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Cancer Res. 2017 Jan 15;77(2):279-290. doi: 10.1158/0008-5472.CAN-16-0442. Epub 2016 Nov 21.

Macrophage-Secreted TNFα and TGFβ1 Influence Migration Speed and Persistence of Cancer Cells in 3D Tissue Culture via Independent Pathways.

Author information

1
Department of Biological Engineering, Massachusetts Institute of Technology, Cambridge, Massachusetts.
2
Department of Biology, Massachusetts Institute of Technology, Cambridge, Massachusetts.
3
Koch Institute for Integrative Cancer Research, Massachusetts Institute of Technology, Cambridge, Massachusetts.
4
Department of Mechanical Engineering, Massachusetts Institute of Technology, Cambridge, Massachusetts.
5
Howard Hughes Medical Institute Center for Cancer Research, Massachusetts Institute of Technology, Cambridge, Massachusetts.
6
Department of Biological Engineering, Massachusetts Institute of Technology, Cambridge, Massachusetts. rdkamm@mit.edu.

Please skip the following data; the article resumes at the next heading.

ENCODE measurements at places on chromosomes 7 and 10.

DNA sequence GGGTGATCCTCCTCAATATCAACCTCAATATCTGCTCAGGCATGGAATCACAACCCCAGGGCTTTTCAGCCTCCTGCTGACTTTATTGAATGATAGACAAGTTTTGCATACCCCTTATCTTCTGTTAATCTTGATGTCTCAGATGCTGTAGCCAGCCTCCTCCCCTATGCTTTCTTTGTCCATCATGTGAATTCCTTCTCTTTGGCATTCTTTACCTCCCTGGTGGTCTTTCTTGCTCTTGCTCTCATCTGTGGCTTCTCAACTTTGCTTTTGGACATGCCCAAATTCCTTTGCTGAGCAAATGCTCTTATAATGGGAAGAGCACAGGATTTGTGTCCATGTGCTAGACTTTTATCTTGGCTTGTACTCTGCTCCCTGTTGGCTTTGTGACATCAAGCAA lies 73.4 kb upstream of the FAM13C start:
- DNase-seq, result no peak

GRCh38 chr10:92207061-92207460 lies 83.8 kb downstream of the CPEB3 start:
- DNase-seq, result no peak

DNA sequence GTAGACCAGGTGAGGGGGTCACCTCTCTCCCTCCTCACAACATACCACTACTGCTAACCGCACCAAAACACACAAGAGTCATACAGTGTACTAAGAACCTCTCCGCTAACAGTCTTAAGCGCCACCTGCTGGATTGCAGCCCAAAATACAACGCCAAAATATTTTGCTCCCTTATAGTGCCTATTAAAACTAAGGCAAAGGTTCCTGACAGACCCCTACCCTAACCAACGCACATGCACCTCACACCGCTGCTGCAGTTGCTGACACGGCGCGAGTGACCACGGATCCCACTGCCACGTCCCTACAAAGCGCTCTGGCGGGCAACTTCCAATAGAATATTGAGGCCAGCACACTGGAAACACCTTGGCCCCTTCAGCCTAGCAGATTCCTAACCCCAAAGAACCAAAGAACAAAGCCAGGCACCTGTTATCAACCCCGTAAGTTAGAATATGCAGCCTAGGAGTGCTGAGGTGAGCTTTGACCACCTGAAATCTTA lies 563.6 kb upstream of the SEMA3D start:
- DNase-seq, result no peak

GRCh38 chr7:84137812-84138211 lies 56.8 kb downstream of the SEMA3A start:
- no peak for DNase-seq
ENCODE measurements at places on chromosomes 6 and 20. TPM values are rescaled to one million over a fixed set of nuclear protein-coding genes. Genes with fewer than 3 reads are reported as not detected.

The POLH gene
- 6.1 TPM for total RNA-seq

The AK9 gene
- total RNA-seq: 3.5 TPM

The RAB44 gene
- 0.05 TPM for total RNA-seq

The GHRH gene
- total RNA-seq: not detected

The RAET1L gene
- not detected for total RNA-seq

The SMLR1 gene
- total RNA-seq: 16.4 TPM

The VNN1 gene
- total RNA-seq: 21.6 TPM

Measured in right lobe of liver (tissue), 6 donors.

Abstract

The ability of a cancer cell to migrate through the dense extracellular matrix within and surrounding the solid tumor is a critical determinant of metastasis. Macrophages enhance invasion and metastasis in the tumor microenvironment, but the basis for their effects is not fully understood. Using a microfluidic 3D cell migration assay, we found that the presence of macrophages enhanced the speed and persistence of cancer cell migration through a 3D extracellular matrix in a matrix metalloproteinases (MMP)-dependent fashion. Mechanistic investigations revealed that macrophage-released TNFα and TGFβ1 mediated the observed behaviors by two distinct pathways. These factors synergistically enhanced migration persistence through a synergistic induction of NF-κB-dependent MMP1 expression in cancer cells. In contrast, macrophage-released TGFβ1 enhanced migration speed primarily by inducing MT1-MMP expression. Taken together, our results reveal new insights into how macrophages enhance cancer cell metastasis, and they identify TNFα and TGFβ1 dual blockade as an antimetastatic strategy in solid tumors. Cancer Res; 77(2); 279-90.

PMID:
27872091
PMCID:
PMC5243269
DOI:
10.1158/0008-5472.CAN-16-0442
[Indexed for MEDLINE]
Free PMC Article

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